'No wrong book' - how to get your child genuinely loving reading

Published on: 03 November 2016 Author: Kate Hancock

Children don't always gravitate towards the books you think they 'should' be reading - and that's OK, says mum Kate Hancock.

Fiona Lumbers illustration

Lego scattered around for people with bare feet to tread on. Leaving the little wrappers in a box of After Eight mints. Fruit on pizza.

There are lots of things that could be considered 'wrong'. But what about a child's book choice?

With so much testing and targets around reading, it can be easy to think that the books your child (or you!) are reading aren't the 'right' ones.

But, outside of age-appropriateness, there really is no 'wrong' book.

Benefits of reading

Reading for pleasure has many benefits for us all, whatever our age - including emotional wellbeing and improved communication, vocabulary, concentration and imaginative thinking.

It is something that can be easy to encourage, even if you feel a bit stuck in a reading rut.

Fiction, non-fiction, picture books, activity books, graphic novels, cookbooks, comics, magazines, game guides and many others can all play an important part in developing a love of reading.

Picking the next book

If you or the children in your life are feeling a little confined by the books you feel 'expected' to read, or are looking for some inspiration on what to read next, here are a few handy tips and ideas to help you:

  • Next time you are in the library or bookshop, chose each other's books. This can be useful if you feel your child reads the same sort of thing over and over. Just remember to select something you think they will really enjoy - and be open-minded about the book they've picked for you!
  • Don't forget picture books. It's a common mistake to think that picture books are only for young children, but they can be enjoyed by all ages. Picture books are a fantastic way of sharing a book together, and often have lots to look at and discuss in both the illustrations and text. If you haven't looked at picture books in a while, then give them a go - they can be a great way to try something different.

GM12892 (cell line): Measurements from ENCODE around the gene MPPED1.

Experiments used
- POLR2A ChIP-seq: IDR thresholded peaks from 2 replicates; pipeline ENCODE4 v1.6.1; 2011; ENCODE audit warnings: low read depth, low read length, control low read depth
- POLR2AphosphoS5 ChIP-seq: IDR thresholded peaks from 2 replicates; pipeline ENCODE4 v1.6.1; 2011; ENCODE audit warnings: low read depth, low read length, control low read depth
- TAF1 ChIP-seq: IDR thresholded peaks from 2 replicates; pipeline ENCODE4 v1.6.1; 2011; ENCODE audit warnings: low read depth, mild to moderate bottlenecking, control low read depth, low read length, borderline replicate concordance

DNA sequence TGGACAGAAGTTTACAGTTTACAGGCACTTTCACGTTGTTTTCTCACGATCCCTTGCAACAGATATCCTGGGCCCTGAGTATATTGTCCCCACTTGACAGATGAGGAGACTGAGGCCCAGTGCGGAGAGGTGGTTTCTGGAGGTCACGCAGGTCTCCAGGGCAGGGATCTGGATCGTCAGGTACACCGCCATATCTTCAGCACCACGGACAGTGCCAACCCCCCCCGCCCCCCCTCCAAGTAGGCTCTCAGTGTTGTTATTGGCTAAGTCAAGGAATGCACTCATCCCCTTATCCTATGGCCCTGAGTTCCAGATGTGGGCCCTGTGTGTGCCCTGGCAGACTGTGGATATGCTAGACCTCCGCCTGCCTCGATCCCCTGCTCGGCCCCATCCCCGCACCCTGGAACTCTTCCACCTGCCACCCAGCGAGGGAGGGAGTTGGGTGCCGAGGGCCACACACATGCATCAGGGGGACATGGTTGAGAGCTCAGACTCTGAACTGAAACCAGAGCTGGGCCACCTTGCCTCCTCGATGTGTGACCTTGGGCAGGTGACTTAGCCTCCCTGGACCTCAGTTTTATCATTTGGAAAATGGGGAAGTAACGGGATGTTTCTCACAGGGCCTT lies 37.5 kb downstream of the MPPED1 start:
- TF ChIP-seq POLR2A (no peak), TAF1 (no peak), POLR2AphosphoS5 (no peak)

• Don't worry too much about age. Let your child chose the book they want to read. If you have concerns about the subject matter or content of a book, then ask your librarian or bookseller (or read some online reviews) to learn more about it. If you are still a little worried, you could even read it yourself first. You may discover a new favourite author!

'Right' books for us

Kate Hancock's book recommendations

To help you get started on finding your next read, here are a few of my favourite books of 2016 so far:

  • Oi Dog! (Kes & Claire Gray and Jim Field) - Fantastic follow-up to the hilarious Oi Frog! This brilliant picture book has lots of scope for creating your own funny rhymes. There are also amazing illustrations that will have everyone laughing.
  • Colin and Lee, Carrot and Pea (Morag Hood) - Deceptively simple picture book with lovely artwork that will appeal to very young children. It is also a brilliant book to discuss, explore and celebrate differences with older kids.
  • The War Next Door (Phil Earle) - Fabulously funny and touching book from former BookTrust Writer-in-Residence. The riotous illustrations help bring this brilliant series alive.
  • The Many Worlds of Albie Bright (Christopher Edge) - Fascinating, moving and hugely enjoyable story that explores physics and science in a new and imaginative way. A perfect read for anyone after something a bit different.

Whatever your next read, do remember that there is no such thing as a 'wrong' book.

However, if you are enjoying After Eights while you read, then please don't leave the wrappers in the box!

Tips and advice

Get useful tips and advice about how to read as a family, setting up a great bedtime routine, and how to encourage reading in your school.

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